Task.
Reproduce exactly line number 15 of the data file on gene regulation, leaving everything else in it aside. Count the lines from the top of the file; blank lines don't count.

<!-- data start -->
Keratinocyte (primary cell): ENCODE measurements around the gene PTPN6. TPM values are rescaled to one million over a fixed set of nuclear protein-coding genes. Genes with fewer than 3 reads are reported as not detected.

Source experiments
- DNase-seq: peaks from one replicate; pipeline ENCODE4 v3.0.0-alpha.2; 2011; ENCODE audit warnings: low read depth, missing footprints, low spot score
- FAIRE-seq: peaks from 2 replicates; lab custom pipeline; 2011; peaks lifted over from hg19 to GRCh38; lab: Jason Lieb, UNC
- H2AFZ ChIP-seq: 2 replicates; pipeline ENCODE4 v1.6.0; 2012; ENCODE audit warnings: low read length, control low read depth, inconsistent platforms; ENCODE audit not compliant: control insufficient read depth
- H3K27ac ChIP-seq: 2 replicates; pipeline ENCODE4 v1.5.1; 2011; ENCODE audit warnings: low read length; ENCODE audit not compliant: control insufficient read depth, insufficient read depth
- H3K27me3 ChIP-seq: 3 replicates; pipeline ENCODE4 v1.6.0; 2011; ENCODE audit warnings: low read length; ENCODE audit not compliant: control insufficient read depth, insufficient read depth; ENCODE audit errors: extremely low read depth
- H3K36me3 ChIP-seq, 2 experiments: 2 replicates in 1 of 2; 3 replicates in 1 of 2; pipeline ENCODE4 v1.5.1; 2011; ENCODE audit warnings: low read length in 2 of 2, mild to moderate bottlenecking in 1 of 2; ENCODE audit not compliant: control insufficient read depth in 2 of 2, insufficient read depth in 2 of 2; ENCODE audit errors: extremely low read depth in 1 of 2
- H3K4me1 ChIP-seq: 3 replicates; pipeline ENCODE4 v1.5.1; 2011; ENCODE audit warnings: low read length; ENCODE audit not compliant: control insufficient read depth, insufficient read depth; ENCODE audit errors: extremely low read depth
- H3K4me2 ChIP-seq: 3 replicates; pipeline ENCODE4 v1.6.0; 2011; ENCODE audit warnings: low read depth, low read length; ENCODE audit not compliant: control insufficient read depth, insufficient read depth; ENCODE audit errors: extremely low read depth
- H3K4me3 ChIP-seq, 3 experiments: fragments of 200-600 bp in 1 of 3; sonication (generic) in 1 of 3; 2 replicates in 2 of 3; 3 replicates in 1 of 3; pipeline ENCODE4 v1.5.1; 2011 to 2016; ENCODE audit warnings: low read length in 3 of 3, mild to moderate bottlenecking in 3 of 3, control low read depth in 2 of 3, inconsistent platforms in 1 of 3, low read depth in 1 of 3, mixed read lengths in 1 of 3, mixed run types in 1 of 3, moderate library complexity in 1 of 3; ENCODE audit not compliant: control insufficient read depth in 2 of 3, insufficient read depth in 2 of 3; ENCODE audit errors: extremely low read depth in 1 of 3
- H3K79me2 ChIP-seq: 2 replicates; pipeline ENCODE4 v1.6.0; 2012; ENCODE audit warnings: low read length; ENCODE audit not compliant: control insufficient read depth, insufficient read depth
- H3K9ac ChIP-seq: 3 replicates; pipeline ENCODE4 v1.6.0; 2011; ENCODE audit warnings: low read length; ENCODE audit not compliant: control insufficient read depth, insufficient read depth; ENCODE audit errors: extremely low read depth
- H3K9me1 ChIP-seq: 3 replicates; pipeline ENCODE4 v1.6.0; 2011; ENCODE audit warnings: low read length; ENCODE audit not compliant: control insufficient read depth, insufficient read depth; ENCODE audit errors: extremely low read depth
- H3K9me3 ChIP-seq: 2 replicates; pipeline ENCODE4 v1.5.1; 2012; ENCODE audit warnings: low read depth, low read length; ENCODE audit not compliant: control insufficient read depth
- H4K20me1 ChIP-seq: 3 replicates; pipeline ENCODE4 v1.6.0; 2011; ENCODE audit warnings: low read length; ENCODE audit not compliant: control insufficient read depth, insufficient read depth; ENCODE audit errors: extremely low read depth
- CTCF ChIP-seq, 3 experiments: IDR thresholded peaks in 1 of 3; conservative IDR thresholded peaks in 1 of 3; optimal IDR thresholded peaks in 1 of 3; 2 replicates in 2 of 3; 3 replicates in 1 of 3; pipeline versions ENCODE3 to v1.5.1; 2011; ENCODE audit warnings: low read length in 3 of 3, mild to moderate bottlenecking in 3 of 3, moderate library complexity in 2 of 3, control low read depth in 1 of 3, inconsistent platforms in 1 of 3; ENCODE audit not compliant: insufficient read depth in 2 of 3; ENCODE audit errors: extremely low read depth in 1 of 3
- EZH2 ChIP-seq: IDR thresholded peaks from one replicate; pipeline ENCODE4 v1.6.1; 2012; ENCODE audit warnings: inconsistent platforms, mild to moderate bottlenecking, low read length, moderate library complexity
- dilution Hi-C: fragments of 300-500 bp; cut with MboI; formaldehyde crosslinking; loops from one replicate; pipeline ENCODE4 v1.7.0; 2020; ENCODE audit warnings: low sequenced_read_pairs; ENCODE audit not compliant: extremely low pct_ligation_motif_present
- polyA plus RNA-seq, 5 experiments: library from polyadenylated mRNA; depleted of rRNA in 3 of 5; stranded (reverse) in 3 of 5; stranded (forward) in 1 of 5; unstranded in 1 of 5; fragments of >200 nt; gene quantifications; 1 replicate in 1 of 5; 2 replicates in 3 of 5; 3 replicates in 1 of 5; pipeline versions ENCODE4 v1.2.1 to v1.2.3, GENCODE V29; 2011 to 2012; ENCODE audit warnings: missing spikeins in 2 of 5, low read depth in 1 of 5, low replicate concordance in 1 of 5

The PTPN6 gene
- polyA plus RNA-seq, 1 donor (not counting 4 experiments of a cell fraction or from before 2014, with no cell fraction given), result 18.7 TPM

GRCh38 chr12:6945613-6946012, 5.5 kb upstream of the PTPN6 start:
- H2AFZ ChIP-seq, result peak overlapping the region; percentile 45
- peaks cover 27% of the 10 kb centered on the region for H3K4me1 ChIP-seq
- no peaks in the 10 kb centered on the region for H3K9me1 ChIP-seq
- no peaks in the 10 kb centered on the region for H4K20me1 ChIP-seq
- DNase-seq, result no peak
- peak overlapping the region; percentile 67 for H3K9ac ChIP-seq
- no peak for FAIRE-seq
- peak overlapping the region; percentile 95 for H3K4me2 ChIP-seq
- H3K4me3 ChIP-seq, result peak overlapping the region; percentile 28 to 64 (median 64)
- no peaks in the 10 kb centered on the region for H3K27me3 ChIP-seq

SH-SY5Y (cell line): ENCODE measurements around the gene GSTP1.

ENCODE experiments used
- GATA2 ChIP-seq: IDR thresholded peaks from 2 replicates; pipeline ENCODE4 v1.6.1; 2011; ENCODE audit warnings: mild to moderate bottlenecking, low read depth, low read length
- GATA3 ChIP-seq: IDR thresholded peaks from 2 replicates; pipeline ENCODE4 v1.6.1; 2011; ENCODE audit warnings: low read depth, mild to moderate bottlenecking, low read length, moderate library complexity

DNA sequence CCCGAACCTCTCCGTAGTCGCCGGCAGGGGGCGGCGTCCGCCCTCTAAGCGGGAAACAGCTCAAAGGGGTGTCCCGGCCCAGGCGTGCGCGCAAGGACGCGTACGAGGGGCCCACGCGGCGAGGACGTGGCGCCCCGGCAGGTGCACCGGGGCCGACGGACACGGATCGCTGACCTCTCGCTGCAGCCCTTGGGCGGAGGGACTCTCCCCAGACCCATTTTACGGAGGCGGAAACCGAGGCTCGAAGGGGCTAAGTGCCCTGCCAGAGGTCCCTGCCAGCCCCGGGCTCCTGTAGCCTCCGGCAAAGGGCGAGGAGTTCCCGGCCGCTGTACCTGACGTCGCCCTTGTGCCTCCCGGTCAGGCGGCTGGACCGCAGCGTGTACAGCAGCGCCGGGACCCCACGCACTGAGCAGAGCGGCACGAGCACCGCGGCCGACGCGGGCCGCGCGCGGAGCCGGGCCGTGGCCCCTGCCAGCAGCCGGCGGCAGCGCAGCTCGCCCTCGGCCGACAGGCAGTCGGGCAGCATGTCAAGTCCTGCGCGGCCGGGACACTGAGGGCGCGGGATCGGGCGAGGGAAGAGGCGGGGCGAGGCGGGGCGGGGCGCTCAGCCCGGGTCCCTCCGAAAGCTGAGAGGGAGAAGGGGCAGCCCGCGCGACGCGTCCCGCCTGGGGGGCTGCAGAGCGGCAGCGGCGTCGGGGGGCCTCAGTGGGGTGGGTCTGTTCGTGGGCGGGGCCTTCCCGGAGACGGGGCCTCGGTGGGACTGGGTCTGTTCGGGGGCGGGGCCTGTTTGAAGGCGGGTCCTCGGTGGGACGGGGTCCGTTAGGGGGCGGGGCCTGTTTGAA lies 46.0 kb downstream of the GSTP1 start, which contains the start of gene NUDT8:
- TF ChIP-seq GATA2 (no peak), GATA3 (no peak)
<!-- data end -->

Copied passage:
- H3K9me3 ChIP-seq: 2 replicates; pipeline ENCODE4 v1.5.1; 2012; ENCODE audit warnings: low read depth, low read length; ENCODE audit not compliant: control insufficient read depth